The Spanish city of Seville is one of the most popular in the country, situated just behind Barcelona and Madrid in terms of visitor numbers. It offers fantastic temperatures for most of the year and lends itself perfectly to a short city break. If you are planning a trip to the capital of Andalusia, you shouldn’t leave without doing the following activities.
Learning About The Bullfighting Culture
Seville has a long tradition of bullfighting and one of the most beautiful rings in the whole of Spain. La Maestranza and its attached museum are great places to learn about the history of this art and will even give you the opportunity to watch a fight during your trip. If you are planning to do so, be sure to look at the schedule before you go so that you know there will definitely be an event happening whilst you are there. Bullfighting season runs from March to October, with a popular festival taking place in April.
Seeing The City From Las Setas
Las Setas, or ‘the mushrooms’ as they are known in English, is a regeneration project within the city that brought to life an area that had been left unloved. Officially called the Metropol Parasol, it is made up of six mushroom-like structures that join together to form the largest free-standing timber complex in the world. There is a rooftop walkway that offers fantastic views over the city and a museum underneath which displays the fascinating Roman artefacts that were unearthed during its construction.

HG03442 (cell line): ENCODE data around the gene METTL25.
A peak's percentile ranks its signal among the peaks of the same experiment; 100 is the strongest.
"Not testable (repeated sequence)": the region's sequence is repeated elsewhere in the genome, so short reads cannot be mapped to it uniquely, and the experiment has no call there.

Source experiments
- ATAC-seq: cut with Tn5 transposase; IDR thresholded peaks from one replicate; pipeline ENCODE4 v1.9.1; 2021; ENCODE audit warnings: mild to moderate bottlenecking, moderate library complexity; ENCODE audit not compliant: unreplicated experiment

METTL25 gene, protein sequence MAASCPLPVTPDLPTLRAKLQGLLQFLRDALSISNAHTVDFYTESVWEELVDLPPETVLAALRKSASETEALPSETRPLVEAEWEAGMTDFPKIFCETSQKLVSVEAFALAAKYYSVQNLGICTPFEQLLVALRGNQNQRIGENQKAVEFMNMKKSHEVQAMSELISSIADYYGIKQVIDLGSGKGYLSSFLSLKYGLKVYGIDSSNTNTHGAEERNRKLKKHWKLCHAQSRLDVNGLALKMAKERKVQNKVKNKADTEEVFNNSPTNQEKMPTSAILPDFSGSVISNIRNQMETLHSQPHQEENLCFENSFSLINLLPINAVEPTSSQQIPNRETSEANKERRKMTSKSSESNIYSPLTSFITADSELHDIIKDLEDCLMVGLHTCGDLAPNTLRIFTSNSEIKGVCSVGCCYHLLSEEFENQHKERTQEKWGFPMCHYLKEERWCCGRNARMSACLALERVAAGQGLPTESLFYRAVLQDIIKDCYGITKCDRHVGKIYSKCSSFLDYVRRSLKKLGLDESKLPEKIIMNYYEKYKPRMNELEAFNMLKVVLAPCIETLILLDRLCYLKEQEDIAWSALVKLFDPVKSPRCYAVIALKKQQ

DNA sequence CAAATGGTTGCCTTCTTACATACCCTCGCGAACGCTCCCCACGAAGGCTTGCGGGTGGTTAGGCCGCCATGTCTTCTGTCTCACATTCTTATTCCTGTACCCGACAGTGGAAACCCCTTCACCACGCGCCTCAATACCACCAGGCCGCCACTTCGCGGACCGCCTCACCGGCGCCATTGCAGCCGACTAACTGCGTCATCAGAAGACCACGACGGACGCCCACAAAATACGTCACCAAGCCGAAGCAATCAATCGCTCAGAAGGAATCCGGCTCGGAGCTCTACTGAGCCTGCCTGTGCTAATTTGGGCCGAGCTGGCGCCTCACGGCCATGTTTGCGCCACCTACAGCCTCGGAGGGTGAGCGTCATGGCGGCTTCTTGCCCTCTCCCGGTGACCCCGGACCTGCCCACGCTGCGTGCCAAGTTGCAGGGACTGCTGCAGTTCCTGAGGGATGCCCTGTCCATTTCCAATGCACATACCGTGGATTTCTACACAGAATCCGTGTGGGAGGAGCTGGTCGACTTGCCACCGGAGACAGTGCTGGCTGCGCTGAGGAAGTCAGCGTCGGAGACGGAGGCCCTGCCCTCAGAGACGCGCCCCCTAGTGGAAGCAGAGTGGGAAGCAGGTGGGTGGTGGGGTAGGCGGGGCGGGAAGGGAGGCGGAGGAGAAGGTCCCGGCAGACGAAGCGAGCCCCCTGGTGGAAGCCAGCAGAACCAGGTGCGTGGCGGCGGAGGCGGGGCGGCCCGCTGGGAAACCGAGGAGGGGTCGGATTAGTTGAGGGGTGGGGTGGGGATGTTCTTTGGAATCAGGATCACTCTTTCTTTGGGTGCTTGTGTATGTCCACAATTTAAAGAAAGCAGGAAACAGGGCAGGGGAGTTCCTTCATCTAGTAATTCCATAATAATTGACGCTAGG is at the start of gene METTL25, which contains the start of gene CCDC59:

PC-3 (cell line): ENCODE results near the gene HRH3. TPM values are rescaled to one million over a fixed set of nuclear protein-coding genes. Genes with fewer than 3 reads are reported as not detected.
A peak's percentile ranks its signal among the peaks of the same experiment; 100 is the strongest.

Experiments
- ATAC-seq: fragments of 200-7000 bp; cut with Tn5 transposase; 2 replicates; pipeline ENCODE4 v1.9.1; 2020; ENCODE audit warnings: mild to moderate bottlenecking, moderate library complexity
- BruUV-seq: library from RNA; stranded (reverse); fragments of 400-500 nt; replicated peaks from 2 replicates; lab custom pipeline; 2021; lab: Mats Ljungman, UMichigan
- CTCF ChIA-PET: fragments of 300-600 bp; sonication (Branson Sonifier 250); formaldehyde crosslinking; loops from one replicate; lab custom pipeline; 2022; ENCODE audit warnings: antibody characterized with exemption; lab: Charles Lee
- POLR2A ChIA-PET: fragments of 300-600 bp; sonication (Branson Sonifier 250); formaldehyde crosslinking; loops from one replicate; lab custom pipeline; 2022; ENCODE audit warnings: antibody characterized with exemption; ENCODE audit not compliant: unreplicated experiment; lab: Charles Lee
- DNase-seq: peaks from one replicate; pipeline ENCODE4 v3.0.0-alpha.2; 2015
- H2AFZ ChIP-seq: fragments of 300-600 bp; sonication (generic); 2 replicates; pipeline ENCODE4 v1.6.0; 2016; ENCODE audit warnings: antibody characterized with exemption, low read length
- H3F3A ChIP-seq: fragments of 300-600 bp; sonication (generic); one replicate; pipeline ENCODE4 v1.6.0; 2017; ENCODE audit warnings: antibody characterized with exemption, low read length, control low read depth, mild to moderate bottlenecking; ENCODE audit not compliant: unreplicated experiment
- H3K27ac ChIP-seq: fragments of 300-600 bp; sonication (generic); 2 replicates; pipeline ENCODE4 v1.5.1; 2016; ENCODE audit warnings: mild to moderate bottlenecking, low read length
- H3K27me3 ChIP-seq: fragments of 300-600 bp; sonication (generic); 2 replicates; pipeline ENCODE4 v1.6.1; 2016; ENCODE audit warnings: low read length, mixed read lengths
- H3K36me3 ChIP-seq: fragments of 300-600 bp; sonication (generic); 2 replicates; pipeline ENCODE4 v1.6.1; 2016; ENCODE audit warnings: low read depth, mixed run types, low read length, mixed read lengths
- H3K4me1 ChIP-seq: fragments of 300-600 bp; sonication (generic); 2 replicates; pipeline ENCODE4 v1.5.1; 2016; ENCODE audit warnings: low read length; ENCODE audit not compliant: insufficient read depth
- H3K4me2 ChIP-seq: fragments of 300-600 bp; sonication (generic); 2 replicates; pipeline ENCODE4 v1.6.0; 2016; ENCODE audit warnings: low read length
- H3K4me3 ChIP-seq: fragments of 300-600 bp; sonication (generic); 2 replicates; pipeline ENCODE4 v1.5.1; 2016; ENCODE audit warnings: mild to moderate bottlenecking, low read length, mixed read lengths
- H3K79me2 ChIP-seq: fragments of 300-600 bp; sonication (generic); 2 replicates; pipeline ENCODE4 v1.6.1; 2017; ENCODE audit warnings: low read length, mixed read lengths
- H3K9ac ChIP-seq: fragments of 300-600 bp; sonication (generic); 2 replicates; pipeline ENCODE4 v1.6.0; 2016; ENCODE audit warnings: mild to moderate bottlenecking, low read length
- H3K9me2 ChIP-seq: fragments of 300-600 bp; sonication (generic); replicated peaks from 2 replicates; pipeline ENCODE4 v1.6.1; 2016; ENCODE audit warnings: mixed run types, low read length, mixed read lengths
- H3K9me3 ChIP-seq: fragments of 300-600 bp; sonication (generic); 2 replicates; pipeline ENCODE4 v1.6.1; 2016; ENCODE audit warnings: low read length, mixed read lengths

Tasting The Tapas
During your brief stay in Seville, it is definitely worth sampling some of the tapas on offer. These small dishes are a way of life here and the city has a few specialities up its sleeve. As well as generic plates, you are likely to find fried cuttlefish, lambs kidneys cooked in a sherry sauce and delicious serranito sandwiches. Head to El Rinconcillo, the oldest restaurant in Seville, for a traditional lunch that you won’t forget.
Taking A Foray Into The World Of Flamenco
Another local tradition that you should look into during your Seville city break is that of flamenco. This passionate dance is said to have originated in this part of Spain and so there are plenty of places to learn a few steps for yourself or watch the professionals show you how it’s done. A number of Tablaos (flamenco venues) offer dinner and dancing shows but you can also catch more informal performances in bars and restaurants.
Seeing More Of The Moorish Architecture
The North African Moors ruled Seville from the 8th to the 13th century and much of their influence can still be seen in the city today. Not only did they introduce the idea of having miniature water fountains in the courtyards of the houses, they also built part of the palace known as the Alcazar and the Giralda Bell Tower of the Seville cathedral.
If you would like to arrange a Seville city break that is tailor-made to your needs, call our friendly team today. Alternatively, you can get in touch using our online contact form.